Technology and recent economic factors have disrupted many things. And one of those things is the labor force climate. Here are just a few disruptions that HR managers and departments have encountered in recent years:
- A millennial labor force that wants to approach work differently. It wants flexibility in hours and time on-site, workplaces that do not have to be in the office, and benefits and perks that promote their lifestyles.
- A rise in remote staffing. Particularly when project work is a major function of an enterprise, the ability to find expertise all over the globe is a great opportunity. Technology allows project teams to work collaboratively no matter where they reside, and this means that top expertise can be sought and acquired.
- A rise in contracted rather than full-time regular employees. A recent NPR/Marist poll shows that one in five American workers now identify themselves as contract rather than full-time, regular employees. Certainly, this is a cost savings for enterprises. But there are additional challenges for HR managers when those contracts have to be designed to cover a multitude of responsibilities and contingencies.
None of these disruptions is new to HR managers. They’ve been successfully implementing policies and procedures for these disruption for years now. And the discussion of millennials in the workplace and remote contracted “gig” employees is over.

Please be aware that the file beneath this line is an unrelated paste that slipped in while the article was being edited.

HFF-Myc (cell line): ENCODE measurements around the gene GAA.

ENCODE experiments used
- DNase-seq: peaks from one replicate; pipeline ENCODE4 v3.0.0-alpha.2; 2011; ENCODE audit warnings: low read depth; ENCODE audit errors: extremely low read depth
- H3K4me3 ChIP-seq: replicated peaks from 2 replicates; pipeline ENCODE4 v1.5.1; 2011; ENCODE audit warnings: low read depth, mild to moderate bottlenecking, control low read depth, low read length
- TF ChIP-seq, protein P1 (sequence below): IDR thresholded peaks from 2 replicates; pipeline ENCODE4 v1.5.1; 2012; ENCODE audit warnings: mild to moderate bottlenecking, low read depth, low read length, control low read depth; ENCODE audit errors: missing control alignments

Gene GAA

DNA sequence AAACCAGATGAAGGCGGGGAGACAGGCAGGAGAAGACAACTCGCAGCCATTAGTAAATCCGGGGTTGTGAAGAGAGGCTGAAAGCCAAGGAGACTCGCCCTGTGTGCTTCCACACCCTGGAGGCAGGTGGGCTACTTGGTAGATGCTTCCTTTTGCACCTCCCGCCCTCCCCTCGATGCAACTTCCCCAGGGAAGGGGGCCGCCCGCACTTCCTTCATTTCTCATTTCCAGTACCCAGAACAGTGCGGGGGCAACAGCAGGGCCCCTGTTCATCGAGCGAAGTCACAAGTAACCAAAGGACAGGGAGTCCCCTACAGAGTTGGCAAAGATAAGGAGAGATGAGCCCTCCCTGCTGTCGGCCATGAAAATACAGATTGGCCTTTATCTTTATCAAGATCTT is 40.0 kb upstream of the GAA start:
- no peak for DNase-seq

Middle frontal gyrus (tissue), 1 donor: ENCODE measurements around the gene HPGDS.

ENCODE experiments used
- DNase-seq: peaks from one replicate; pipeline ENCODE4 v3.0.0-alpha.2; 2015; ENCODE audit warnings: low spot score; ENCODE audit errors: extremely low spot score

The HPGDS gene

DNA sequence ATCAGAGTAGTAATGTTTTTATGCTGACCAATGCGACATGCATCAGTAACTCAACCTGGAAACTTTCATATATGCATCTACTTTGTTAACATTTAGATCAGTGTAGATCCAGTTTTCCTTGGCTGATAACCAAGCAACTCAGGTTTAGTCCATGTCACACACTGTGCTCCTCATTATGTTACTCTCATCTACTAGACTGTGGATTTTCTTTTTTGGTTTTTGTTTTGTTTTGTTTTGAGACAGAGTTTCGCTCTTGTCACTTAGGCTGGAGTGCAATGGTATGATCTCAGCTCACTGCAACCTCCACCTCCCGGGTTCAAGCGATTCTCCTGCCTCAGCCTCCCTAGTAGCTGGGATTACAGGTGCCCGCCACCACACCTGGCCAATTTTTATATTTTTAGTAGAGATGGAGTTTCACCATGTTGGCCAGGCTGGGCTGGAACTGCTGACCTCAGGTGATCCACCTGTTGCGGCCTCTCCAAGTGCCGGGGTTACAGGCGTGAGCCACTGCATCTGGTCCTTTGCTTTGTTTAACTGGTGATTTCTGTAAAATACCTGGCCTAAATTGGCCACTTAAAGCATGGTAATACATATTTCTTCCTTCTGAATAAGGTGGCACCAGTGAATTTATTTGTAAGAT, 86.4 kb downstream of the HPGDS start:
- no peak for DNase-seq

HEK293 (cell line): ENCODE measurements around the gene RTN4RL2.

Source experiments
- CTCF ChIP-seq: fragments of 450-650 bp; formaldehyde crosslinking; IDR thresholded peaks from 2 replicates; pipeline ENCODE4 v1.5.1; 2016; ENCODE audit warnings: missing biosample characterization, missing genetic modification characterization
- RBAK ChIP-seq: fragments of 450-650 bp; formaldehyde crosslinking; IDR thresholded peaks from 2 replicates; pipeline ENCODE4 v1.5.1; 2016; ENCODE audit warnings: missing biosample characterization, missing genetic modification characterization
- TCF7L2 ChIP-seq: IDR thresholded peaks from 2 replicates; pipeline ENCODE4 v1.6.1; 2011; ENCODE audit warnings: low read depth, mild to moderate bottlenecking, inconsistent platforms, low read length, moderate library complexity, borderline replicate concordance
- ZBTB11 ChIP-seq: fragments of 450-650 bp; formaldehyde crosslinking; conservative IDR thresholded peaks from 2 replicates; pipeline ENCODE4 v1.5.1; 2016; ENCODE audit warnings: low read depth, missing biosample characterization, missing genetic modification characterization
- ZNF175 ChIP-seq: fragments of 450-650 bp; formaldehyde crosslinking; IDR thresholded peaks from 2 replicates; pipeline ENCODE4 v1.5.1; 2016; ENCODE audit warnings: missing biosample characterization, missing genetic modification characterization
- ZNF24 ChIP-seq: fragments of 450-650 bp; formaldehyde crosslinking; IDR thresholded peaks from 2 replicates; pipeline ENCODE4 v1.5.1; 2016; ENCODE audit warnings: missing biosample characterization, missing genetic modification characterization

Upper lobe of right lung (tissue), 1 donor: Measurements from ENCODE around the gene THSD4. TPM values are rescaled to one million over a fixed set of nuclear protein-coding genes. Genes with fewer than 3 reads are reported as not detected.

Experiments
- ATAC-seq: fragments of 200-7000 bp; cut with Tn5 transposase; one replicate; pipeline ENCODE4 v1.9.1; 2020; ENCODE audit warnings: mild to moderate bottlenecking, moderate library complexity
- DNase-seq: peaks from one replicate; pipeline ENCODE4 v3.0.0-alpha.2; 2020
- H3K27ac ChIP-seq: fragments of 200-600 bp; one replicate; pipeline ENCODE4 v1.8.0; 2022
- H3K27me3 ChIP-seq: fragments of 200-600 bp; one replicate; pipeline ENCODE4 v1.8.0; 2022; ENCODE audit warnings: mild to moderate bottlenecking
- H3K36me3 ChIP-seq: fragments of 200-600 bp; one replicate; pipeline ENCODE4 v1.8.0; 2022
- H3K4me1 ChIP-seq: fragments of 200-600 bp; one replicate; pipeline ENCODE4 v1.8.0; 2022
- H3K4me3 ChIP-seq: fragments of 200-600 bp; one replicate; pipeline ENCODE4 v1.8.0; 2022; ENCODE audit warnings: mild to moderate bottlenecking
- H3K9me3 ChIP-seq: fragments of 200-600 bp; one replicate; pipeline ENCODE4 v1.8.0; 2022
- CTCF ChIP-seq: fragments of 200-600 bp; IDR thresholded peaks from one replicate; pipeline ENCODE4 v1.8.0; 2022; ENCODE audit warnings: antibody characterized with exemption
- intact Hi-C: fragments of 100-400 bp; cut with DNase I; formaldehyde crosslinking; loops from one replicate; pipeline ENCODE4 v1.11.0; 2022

What may be new to HR, however, is the next generational work force – Generation Z. They will bring new disruptions. And getting an early “handle” on just who this generation is and what their demands/needs are will be an appropriate preparatory function that will put HR departments in the running to attract and keep the best talent.
Who are these young people?
We learned a lot from the aftermath of the Parkland, Florida high school shooting incident. We discovered that this generation is so connected they are able to reach out all over the planet, gather their forces, and demand action, not just words. In fact, in Florida, a staunch gun rights state, they were able to put enough pressure on the legislature and governor to get a piece of gun control legislation passed that no one thought possible. And they are not backing down. They are focused, committed, and will use their numbers to push their agendas forward. Many are also of voting age now, and that should be of concern for politicians who try to “ride the fence” on issues that are dear to them.
But what does all of this have to do with their entrance into the workforce?
Generation Z — those born after the mid-1990s – are just beginning to enter the workforce. The Pew Research Center says that in 2017 these post-millennials comprised about 5% — 9 million workers — of the U.S. workforce. Their percentage will only increase as the baby boomers continue to retire and other Gen Zers reach working age.
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Recruiting when you only have 1, 3, or 5 hours in a day